- White space plan to be finalized this month, Ars Technica
- Hurt Locker file-sharing subpoenas begin, Slashdot
Paul Allen’s company, Interval, holds four patents against which they are filing complaints against eleven high profile technology companies. The list, not surprisingly, doesn’t include Microsoft.
The patents revolve around three main concepts: browser use for navigating through information, managing a user’s peripheral attention while using a device, and alerting users to items of current interest. They collectively address the general concept of presenting searched-for information to a user along with related news articles, media (such as music or videos), status updates from friends, or data (such as stock or weather info).
As Jacquie Cheung points out, this move is very consistent with the practice of patent trolling. Interval, like other ventures by Allen, doesn’t really produce anything yet still holds several patents. The suit is based solely on holding these patents, not on any actual inventions produced and sold.
Hopefully the suit will be thrown out. Most of the claims seem pretty obvious, obviousness being a foil to patents. Much will depend, of course, on the timing of the patents. What seems obvious now may not have been when the applications were made.
- Apple seeking to patent spyware and traitorware
I have to agree with the incredulous tone in EFF’s analysis of Apple’s patent application. This goes well beyond anti-theft measures, none of the included techniques are worth it for a phone no matter how expensive or the risk of a breach of personal info. Simple encryption would be a more suitable solution for the latter and insuring the device if it is that important the former. I am really far more concerned about the potential privacy implications than Apple using this as some sort of spite based DRM to increase the pain of jail breaking a device despite it now being authorized under the DMCA section 2101 rulemaking.
- Jury invalidates one of EFF’s “Most Wanted” patents
- Google Marketplace DRM cracked
As the Register explains, the break was relatively simple predicated on the ease of de-compiling Java bytecode. To be more specific, as they clarify if you read the article, the DRM itself actually has not be broken but the application code that uses the simple affirmative or negative response from the platform can be re-engineered to essentially ignore the secure check. Each app would then have to be broken in turn but the break would hold for all copies of the cracked version.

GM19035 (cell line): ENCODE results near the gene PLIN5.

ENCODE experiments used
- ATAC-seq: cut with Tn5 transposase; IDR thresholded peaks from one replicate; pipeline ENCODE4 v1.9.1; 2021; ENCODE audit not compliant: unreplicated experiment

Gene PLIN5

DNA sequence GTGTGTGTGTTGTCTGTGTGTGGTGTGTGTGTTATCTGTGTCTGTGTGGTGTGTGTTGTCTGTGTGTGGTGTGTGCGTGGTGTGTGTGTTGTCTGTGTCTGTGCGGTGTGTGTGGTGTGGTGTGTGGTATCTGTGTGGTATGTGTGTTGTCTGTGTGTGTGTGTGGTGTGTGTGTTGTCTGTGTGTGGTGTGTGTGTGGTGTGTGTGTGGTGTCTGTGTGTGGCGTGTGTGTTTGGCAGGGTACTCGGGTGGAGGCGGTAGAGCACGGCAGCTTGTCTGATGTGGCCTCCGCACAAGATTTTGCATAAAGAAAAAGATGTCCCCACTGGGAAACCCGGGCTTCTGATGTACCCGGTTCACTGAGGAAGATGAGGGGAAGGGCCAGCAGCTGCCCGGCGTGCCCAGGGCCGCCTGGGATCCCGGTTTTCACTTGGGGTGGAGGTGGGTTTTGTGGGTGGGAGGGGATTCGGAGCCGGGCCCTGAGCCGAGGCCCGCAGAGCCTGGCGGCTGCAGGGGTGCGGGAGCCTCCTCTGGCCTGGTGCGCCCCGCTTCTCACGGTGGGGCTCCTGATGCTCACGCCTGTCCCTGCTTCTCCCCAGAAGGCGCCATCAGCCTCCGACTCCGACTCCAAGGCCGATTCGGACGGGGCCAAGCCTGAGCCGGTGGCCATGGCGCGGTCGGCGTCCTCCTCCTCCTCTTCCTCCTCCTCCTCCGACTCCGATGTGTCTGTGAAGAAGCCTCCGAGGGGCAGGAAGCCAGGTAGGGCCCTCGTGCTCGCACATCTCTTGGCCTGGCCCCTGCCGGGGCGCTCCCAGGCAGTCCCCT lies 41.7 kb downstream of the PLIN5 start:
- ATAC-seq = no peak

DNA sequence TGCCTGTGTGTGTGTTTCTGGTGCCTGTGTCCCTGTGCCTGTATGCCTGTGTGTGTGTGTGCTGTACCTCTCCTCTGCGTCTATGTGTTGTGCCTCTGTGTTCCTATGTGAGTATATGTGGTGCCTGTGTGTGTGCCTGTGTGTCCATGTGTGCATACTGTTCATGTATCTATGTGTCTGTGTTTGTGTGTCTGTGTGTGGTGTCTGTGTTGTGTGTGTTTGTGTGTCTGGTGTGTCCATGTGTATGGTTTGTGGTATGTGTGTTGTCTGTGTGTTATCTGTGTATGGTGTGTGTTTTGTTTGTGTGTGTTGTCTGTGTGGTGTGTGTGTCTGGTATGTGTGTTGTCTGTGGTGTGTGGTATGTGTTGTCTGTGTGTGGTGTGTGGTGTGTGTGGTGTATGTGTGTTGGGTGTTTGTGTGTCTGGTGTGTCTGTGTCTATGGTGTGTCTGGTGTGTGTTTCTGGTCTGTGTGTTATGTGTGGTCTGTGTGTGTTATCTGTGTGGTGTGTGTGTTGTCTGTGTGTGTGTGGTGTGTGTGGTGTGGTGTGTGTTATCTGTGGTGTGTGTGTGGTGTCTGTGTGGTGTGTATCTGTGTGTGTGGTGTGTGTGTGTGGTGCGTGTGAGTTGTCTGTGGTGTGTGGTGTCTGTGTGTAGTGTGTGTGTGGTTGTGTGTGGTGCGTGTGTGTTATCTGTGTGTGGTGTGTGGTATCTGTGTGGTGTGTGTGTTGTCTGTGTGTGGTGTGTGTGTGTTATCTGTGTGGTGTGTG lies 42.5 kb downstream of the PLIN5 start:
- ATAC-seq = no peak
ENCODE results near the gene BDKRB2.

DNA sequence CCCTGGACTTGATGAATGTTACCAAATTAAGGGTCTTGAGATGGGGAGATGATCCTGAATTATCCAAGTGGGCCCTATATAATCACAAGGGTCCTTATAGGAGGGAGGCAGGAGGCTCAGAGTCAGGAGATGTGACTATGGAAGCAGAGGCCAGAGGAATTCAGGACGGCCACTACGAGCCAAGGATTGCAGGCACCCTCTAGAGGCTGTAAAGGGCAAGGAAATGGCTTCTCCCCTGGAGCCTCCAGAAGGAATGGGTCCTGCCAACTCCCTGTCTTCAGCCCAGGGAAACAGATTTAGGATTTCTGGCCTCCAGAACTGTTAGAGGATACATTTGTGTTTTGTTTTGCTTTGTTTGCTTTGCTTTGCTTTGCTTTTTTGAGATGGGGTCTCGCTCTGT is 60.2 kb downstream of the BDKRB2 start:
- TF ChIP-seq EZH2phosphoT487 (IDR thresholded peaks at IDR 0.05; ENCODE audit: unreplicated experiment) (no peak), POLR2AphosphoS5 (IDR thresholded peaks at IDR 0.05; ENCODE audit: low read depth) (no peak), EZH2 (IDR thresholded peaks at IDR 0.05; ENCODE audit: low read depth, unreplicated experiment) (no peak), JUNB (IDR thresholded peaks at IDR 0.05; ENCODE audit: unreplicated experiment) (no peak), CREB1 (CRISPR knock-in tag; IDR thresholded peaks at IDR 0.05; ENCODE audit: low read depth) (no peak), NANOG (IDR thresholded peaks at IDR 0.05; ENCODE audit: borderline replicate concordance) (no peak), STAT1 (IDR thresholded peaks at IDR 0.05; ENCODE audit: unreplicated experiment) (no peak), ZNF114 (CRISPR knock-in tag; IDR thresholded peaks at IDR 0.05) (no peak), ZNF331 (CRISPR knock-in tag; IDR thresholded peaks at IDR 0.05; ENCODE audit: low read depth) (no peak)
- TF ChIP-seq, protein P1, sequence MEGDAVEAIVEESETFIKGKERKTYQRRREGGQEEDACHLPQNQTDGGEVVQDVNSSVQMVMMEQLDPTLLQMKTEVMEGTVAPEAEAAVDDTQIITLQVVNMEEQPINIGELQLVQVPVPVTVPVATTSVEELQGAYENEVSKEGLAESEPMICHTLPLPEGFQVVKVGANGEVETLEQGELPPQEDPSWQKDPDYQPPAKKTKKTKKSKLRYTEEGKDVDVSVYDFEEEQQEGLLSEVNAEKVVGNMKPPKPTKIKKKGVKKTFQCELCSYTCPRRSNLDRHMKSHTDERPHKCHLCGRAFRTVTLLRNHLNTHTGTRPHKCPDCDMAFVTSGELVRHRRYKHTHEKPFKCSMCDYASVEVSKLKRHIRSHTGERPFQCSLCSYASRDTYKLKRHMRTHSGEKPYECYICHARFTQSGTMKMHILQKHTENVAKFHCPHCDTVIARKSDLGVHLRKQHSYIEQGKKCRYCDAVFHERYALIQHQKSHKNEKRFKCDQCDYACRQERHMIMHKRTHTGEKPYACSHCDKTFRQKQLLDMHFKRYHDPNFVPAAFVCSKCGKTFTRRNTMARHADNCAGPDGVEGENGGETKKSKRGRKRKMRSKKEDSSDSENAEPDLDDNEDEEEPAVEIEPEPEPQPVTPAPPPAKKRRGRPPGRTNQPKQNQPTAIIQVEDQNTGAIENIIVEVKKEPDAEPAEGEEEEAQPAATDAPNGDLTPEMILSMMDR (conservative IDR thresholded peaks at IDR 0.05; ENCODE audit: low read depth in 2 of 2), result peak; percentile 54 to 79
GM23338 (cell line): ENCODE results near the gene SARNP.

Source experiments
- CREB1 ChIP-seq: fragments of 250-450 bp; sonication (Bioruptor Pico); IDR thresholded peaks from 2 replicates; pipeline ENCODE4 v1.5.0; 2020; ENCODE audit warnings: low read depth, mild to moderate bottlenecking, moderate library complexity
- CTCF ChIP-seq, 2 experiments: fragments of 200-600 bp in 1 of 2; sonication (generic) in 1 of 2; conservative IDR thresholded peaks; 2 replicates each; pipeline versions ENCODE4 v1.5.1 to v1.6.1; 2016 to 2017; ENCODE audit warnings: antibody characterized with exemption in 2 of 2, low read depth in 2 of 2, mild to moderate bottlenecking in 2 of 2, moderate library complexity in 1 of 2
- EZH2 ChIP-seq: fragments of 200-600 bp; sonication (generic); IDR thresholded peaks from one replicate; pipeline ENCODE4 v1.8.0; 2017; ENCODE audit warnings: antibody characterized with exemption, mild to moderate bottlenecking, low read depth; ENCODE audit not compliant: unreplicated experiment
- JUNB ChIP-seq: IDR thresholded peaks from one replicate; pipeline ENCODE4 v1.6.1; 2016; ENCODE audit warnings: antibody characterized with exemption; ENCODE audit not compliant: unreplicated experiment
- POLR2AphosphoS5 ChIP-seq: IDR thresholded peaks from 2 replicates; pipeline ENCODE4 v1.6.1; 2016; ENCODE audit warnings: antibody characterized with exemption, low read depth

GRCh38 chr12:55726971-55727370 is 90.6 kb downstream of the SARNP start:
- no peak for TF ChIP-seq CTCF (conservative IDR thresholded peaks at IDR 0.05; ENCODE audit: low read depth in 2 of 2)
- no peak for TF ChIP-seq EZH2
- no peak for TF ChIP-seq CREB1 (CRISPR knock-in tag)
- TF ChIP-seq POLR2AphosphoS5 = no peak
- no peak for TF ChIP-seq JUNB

- The RIAA may have hurt its own arguments against innocent infringement
- RIAA pushing to eliminate DMCA safe harbors
Mike Masnick at Techdirt does an excellent job digging out what might otherwise be a confusing claim made in the course of this story, that the RIAA doesn’t think the DMCA is working. Clearly, what they think is a failure is the small and flawed free speech safety valve of safe harbors from liability for ISPs. Their reasoning tends to the absurd, that because the trade association cannot monitor enough traffic to reach whatever its current goals are in curbing infringement through DMCA takedown requests, they think the law should be re-written to directly deputize ISPs to do their enforcement work for them.
- Google opens Chrome app store to developers
The Register has more details on a move from Google that has been puzzling me. From their description, what “installing” a web app in Chrome will do is allow a traditional web application to customize Chrome’s, er, chrome with its own icon and such as well as getting some higher privileges to access the browser’s resources. I suppose the security implications aren’t very different from other kinds of add ons, many of which already integrate with web services. I do wonder if the lower barrier to entry than a proper extension might make auditing for securing harder just because of increased volume.
- Java based Flash player
- Legal analysis of Oracle v. Google
- SCOTUS told P2P users can be “innocent infringers”